Preventing Unsafe Abortion and its Consequences in Kenya

By Oliech Okun

OPINION –Unsafe abortion is widespread and it does not know boundaries or age. The burden of unsafe abortion is largely borne by those who are most vulnerable and least able to access safe abortion services. Poor women, young women, rural women and their families bear the lasting consequences of unsafe abortion.

In Kenya, unsafe abortion is a commonly neglected reproductive health care problem yet it poses a serious threat to the health of thousands of women during their reproductive lives. Until unsafe abortion and its consequences are eliminated, complications from unsafe abortion will remain a major cause of maternal mortality and morbidity in Kenya.

The root cause of women seeking an abortion is the prevalence of unwanted pregnancies, which in turn reflects the failure of family planning programmes to meet the contraceptive needs of all women at risk of unintended pregnancy. For the growing number of women and men of reproductive age who wish to regulate their fertility and have fewer children, there is a need for correct and consistent use of effective contraceptive methods.

However, problems such as difficulties in access to preferred methods of contraception, incorrect or inconsistent use of contraceptive methods, and potential contraceptive method failure are not easily resolved and may lead to unintended pregnancies. Other reasons for unwanted pregnancies include forced or unwanted sexual intercourse and a lack of women’s empowerment over sexual and reproductive health matters. Societal norms, economic conditions, legal obstacles and other systemic factors are likely to have a profound impact on women’s recourse to abortion and especially unsafe abortion.

The 1994 International Conference on Population and Development which Kenya is a signatory to, highlighted the pressing need for work on unsafe abortion, and in its Programme of Action, it urged governments and other relevant organizations to deal with the health impact of unsafe abortion as a major public health concern and to reduce the recourse to abortion through expanded and improved family planning services. It further declared that in circumstances where abortion is not against the law, such abortion should be safe.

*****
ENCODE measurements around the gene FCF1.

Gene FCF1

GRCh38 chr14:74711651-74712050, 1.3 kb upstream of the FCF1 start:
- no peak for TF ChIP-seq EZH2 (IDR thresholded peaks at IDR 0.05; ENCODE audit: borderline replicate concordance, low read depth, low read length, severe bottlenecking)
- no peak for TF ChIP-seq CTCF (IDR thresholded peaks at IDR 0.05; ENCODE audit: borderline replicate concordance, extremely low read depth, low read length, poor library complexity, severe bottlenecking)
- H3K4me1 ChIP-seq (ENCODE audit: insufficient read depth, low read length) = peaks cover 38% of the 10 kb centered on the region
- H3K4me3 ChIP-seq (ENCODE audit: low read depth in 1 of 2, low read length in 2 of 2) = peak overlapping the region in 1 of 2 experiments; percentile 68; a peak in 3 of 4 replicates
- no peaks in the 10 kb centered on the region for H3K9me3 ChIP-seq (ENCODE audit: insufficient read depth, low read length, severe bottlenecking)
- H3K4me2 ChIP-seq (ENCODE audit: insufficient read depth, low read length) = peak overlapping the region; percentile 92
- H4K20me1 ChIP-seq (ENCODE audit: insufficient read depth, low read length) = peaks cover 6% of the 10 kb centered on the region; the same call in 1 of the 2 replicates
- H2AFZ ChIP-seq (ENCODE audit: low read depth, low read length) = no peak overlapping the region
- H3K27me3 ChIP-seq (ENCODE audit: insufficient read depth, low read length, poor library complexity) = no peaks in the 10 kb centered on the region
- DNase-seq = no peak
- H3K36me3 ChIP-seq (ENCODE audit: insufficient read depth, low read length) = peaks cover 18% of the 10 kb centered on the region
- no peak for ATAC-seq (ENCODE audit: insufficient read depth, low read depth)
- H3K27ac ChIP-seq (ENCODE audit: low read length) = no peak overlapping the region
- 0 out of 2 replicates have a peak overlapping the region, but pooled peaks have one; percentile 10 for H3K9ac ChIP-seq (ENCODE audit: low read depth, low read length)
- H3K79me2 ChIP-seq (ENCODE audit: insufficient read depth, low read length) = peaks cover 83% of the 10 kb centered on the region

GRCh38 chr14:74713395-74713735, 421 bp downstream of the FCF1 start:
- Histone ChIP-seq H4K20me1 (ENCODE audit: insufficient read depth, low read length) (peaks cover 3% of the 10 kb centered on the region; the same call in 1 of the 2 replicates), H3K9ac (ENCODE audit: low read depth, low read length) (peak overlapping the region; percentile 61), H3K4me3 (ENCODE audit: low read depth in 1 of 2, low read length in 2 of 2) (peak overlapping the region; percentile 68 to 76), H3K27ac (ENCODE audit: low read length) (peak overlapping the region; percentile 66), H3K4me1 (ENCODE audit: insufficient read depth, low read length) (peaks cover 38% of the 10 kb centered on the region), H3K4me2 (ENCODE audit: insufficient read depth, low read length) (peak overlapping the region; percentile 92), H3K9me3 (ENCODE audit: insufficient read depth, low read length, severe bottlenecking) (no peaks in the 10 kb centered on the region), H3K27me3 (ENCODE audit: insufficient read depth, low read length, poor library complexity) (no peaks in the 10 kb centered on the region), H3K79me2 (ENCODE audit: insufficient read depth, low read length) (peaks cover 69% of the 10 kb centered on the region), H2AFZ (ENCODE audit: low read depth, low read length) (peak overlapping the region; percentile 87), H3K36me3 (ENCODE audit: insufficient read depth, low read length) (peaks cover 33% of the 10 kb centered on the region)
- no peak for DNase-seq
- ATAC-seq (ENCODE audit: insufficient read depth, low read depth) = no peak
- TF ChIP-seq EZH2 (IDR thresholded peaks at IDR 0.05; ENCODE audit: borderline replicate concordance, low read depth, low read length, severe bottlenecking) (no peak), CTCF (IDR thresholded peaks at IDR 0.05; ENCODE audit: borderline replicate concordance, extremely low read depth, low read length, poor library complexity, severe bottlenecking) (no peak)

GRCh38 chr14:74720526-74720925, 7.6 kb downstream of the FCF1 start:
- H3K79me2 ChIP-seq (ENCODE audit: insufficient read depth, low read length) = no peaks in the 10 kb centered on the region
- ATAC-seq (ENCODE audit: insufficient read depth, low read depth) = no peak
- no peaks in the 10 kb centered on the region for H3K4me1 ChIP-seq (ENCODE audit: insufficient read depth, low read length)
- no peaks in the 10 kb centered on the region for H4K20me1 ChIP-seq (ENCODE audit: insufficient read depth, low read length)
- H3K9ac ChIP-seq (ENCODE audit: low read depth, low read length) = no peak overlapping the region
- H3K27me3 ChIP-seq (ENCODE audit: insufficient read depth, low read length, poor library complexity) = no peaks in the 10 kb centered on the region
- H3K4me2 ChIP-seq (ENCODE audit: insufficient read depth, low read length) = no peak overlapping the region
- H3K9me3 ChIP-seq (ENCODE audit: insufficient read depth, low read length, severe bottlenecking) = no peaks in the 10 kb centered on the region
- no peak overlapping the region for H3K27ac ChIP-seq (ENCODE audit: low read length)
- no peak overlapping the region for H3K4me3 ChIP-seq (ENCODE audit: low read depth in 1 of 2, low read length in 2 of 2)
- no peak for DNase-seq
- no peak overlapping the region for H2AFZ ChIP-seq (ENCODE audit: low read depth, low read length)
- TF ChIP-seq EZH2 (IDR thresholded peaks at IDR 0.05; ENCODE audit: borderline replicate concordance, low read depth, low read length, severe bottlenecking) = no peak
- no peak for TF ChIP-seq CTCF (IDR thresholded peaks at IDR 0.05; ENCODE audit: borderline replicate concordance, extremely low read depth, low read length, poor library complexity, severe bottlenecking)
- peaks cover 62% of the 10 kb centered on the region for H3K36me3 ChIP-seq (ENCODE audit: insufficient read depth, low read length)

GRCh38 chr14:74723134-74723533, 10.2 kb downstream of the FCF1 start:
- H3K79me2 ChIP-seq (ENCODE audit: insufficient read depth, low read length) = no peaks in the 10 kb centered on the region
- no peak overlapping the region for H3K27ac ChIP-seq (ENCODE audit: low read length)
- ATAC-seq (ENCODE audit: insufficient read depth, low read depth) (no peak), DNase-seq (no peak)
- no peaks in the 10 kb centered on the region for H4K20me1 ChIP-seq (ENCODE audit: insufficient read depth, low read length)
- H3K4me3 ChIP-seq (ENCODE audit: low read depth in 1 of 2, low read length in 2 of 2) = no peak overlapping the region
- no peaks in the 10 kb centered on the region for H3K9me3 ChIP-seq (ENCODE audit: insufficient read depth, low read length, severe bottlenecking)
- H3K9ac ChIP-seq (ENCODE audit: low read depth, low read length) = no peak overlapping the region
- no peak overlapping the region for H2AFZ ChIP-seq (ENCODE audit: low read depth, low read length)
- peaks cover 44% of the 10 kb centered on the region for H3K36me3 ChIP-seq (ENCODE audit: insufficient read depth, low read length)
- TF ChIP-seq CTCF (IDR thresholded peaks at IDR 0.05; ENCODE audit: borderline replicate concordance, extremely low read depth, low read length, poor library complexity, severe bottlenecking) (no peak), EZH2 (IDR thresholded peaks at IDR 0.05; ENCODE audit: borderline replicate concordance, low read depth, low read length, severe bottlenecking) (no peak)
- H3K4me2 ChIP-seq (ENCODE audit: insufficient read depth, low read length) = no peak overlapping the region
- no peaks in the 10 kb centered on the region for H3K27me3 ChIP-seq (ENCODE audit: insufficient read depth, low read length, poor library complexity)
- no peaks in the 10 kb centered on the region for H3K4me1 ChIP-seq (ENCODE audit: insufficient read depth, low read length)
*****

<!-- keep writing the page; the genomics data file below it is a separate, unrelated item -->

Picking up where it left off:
Unfortunately, safe motherhood programmes generally do not address the causes and consequences of unsafe abortion. Consequently, as the other causes of maternal mortality decrease, deaths from complications of unsafe abortion increase as a proportion of all deaths.

Although Kenya has made huge strides by investing in family planning, much work needs to be done to ensure that unsafe abortion becomes a public health concern of the past. To achieve the overall goal of eliminating unsafe abortion, the government of Kenya and civil society must focus in research, capacity building, norms and tools, and advocacy to reduce the burden of unsafe abortion on women, their families, and health systems.

I call upon the Kenyan government and civil societies to take up the following recommendations;

  • Develop guidelines for safe abortion and post abortion services.
  • Improve the quality of safe abortion services and post abortion care.
  • Disseminate information to reduce unsafe abortion.
  • Explore the role of men in preventing unsafe abortion.
  • Measure the incidence of unsafe abortion and its consequences.
  • Assess the costs of unsafe abortion.
  • Analyze the relationship between laws/policies and abortion.
  • Assess the linkages between sexuality, violence and abortion.

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